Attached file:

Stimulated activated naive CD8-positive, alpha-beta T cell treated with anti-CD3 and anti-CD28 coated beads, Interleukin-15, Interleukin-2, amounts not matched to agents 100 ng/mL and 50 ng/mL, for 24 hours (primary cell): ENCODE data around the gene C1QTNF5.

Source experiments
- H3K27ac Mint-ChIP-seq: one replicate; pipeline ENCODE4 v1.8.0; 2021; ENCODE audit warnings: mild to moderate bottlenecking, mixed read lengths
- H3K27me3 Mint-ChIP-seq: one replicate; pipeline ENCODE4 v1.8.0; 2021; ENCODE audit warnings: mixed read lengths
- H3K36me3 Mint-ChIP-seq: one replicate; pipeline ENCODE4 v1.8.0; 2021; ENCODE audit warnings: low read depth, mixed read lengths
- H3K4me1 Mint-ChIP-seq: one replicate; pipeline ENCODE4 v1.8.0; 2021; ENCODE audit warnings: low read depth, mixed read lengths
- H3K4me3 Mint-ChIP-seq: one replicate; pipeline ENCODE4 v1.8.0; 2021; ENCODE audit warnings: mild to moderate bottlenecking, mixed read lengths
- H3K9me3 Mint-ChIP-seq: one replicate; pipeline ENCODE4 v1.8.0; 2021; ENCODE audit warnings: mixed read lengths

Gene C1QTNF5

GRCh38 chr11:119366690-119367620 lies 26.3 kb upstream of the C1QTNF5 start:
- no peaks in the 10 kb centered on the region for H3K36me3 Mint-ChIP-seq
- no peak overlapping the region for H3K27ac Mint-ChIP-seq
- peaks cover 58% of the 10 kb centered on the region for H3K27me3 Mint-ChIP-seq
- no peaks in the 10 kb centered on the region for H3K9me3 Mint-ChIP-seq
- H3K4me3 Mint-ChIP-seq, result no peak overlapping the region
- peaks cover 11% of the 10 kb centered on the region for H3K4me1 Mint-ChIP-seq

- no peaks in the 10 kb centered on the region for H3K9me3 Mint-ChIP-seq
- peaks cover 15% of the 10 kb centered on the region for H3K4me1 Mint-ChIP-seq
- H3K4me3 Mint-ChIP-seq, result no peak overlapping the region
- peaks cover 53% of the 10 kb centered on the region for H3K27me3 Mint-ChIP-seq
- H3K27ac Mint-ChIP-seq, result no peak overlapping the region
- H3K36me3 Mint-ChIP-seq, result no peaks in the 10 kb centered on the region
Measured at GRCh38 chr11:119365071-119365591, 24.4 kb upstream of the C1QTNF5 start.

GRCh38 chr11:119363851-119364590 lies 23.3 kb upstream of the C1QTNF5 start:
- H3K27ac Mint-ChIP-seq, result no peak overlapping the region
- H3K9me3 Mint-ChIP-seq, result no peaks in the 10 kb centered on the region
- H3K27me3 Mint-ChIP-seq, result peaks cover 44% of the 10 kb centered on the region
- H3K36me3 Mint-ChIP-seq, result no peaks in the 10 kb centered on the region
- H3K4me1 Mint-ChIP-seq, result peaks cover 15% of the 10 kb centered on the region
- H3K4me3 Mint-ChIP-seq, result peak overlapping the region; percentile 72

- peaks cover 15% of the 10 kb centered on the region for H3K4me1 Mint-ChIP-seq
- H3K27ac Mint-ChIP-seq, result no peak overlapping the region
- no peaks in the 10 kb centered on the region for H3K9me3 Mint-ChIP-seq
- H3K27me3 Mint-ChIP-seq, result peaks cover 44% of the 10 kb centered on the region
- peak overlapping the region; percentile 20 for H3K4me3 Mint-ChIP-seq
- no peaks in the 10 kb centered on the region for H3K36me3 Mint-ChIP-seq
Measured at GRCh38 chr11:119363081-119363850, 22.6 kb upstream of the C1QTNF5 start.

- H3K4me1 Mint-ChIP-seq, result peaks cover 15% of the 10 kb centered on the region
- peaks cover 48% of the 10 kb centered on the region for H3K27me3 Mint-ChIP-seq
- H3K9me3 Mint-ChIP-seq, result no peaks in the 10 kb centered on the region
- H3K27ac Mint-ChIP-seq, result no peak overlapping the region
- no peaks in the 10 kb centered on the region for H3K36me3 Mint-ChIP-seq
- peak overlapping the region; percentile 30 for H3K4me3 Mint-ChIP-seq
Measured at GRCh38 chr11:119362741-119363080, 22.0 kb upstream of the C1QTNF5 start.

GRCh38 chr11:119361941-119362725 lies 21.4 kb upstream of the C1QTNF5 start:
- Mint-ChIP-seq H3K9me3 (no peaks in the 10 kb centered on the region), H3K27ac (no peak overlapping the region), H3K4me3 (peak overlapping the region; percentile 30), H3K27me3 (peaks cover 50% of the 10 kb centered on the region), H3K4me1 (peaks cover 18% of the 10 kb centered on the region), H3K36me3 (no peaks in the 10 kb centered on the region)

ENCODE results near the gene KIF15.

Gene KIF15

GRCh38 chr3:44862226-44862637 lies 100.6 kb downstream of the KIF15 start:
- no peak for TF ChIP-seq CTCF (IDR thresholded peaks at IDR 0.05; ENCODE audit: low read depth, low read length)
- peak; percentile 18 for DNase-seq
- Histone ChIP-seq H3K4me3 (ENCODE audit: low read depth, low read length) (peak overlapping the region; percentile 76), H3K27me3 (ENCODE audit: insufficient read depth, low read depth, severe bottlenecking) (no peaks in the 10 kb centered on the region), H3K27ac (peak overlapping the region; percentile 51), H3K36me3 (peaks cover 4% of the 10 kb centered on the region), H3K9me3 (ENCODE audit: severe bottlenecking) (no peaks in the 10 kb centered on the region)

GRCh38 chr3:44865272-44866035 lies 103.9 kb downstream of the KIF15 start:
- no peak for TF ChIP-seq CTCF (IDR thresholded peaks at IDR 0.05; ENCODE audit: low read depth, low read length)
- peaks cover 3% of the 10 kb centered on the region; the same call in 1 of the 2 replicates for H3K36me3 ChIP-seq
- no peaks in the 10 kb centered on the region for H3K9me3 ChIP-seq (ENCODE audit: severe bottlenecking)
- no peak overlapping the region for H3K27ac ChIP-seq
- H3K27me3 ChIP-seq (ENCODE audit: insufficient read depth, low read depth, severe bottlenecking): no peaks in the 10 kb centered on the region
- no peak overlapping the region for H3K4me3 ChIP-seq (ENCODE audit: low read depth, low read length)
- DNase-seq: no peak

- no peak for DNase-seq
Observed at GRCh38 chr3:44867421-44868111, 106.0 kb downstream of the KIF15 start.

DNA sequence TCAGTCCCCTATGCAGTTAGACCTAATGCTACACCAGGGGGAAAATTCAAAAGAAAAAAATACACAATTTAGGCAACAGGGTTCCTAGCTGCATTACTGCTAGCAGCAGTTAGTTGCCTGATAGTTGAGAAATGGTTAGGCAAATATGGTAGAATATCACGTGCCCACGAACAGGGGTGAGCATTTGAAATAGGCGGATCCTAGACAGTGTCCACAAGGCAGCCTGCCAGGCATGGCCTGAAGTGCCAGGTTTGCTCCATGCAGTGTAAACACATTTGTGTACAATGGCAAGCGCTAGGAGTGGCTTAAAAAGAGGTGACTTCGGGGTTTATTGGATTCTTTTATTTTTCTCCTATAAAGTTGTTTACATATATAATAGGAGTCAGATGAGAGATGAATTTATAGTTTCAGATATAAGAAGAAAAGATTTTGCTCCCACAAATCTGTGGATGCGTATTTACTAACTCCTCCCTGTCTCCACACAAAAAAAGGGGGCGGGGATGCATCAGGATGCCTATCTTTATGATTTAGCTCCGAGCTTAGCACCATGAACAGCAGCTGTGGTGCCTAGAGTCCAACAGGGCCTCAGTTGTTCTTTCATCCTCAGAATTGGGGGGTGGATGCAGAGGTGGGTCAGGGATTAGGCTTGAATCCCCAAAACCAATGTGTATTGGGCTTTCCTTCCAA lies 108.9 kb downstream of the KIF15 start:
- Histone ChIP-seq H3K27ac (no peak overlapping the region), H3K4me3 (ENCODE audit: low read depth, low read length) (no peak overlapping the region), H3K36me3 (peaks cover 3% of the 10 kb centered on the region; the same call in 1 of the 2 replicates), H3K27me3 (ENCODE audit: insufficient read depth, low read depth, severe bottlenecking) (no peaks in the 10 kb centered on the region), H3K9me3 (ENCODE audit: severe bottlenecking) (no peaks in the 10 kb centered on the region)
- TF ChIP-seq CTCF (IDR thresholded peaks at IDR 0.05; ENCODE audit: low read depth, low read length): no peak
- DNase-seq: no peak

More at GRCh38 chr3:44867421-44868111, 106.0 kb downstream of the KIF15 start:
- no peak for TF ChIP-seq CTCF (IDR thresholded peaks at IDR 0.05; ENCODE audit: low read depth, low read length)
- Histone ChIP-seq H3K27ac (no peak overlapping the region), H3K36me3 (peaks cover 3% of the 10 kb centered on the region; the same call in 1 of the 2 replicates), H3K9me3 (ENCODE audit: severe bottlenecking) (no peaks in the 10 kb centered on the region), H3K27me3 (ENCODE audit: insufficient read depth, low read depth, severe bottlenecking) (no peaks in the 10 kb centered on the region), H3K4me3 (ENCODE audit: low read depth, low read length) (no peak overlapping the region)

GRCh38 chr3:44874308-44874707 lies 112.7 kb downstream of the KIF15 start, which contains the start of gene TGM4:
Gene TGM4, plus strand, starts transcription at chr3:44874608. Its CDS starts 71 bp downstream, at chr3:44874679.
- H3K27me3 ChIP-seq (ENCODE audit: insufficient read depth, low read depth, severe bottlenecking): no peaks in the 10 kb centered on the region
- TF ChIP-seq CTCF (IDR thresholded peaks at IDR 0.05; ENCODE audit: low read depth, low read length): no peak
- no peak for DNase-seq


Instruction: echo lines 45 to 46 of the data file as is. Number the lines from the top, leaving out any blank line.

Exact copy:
GRCh38 chr11:119361941-119362725 lies 21.4 kb upstream of the C1QTNF5 start:
- Mint-ChIP-seq H3K9me3 (no peaks in the 10 kb centered on the region), H3K27ac (no peak overlapping the region), H3K4me3 (peak overlapping the region; percentile 30), H3K27me3 (peaks cover 50% of the 10 kb centered on the region), H3K4me1 (peaks cover 18% of the 10 kb centered on the region), H3K36me3 (no peaks in the 10 kb centered on the region)